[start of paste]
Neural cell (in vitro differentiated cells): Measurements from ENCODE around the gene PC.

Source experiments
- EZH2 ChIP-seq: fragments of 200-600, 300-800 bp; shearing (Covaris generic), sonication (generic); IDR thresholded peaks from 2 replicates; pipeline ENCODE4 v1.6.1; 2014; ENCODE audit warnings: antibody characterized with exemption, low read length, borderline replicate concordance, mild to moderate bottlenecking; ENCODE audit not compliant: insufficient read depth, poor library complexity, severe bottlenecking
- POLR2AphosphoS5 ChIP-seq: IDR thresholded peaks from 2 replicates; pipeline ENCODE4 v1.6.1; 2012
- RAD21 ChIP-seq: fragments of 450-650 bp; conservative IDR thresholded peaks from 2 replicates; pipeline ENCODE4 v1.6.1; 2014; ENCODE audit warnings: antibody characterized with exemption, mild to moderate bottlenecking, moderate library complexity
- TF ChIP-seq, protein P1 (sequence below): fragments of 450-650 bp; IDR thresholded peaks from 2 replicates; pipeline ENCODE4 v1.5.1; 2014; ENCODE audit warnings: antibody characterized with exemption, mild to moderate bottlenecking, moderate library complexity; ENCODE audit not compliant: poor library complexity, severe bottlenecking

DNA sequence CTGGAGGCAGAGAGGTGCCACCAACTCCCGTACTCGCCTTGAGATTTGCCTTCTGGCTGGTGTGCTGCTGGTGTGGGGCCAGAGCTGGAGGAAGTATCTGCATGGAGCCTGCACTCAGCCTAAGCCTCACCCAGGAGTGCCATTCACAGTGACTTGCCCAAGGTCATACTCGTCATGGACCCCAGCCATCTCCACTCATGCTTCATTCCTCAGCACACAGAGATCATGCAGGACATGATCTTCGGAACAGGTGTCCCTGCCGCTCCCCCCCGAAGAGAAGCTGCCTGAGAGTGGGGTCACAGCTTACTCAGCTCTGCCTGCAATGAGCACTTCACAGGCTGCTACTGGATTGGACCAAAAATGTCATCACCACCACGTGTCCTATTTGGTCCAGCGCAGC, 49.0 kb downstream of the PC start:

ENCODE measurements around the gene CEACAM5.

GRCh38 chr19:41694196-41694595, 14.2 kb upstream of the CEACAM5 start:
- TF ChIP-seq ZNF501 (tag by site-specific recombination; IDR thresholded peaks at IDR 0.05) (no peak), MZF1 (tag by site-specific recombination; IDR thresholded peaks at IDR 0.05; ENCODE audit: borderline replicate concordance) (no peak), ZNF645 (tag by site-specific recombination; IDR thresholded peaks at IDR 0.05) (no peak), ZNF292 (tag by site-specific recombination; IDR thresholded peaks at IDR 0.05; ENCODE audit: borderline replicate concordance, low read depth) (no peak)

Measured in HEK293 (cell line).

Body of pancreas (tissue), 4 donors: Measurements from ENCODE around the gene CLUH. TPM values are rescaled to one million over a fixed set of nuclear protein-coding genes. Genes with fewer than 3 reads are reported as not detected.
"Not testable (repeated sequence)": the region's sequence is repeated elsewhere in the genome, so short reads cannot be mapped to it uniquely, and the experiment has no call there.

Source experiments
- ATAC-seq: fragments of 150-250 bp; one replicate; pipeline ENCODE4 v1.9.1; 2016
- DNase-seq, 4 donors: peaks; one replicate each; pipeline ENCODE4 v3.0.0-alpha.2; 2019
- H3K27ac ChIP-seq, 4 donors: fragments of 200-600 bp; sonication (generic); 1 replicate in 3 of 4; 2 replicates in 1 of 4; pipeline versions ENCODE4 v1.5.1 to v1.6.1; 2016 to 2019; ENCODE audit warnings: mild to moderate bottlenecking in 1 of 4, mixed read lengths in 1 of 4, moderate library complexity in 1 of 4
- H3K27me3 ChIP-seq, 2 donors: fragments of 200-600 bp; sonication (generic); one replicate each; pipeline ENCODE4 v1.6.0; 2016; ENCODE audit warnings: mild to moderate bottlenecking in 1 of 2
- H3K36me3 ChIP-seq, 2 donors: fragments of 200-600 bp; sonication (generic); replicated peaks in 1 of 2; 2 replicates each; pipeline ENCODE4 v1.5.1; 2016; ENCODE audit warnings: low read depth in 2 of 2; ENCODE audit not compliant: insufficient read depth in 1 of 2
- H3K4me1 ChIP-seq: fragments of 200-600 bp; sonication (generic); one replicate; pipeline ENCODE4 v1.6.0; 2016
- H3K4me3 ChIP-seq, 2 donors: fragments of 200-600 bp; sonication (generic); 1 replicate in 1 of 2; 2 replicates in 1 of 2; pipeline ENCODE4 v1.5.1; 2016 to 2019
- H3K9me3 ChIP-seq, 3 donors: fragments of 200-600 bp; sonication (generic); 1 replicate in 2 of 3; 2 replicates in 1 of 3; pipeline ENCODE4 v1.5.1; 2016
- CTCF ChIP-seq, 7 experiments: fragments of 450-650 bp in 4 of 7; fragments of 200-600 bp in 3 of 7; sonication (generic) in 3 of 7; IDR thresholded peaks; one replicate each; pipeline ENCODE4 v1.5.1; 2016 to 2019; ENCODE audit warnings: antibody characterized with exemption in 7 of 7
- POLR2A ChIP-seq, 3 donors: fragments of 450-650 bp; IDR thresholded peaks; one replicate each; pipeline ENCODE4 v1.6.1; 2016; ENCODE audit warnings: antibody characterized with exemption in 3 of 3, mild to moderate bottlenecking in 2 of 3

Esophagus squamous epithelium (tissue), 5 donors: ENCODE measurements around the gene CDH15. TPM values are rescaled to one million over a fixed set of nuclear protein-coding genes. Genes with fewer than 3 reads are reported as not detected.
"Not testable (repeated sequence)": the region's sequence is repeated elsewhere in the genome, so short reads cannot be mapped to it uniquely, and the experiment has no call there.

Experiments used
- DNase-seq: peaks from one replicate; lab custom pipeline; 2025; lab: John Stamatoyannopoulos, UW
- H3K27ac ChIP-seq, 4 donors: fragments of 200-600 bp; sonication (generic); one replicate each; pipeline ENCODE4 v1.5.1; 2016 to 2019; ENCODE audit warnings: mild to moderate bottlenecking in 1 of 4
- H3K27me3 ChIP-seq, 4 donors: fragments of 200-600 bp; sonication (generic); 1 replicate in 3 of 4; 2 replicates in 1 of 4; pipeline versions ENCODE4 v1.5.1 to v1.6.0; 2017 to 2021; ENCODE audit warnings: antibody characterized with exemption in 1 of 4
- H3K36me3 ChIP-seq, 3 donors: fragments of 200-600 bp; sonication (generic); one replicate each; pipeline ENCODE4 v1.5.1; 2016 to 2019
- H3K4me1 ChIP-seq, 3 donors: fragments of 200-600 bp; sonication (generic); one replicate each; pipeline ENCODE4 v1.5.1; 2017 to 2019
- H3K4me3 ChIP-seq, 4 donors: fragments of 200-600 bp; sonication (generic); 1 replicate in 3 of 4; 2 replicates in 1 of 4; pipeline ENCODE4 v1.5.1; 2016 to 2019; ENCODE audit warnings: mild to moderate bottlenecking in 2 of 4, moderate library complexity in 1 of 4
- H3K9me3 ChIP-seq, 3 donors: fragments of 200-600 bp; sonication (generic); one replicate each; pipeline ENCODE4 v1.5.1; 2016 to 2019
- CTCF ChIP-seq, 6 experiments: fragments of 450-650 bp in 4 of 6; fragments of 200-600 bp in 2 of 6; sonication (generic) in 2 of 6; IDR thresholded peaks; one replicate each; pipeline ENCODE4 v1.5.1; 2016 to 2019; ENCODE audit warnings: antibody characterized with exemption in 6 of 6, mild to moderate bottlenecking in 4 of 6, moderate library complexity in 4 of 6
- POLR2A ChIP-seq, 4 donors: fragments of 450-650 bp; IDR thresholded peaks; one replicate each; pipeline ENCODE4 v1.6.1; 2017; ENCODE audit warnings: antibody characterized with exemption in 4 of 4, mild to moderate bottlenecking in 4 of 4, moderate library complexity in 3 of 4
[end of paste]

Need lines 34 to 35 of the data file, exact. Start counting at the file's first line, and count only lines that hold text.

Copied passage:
- H3K9me3 ChIP-seq, 3 donors: fragments of 200-600 bp; sonication (generic); one replicate each; pipeline ENCODE4 v1.5.1; 2016 to 2019
- CTCF ChIP-seq, 6 experiments: fragments of 450-650 bp in 4 of 6; fragments of 200-600 bp in 2 of 6; sonication (generic) in 2 of 6; IDR thresholded peaks; one replicate each; pipeline ENCODE4 v1.5.1; 2016 to 2019; ENCODE audit warnings: antibody characterized with exemption in 6 of 6, mild to moderate bottlenecking in 4 of 6, moderate library complexity in 4 of 6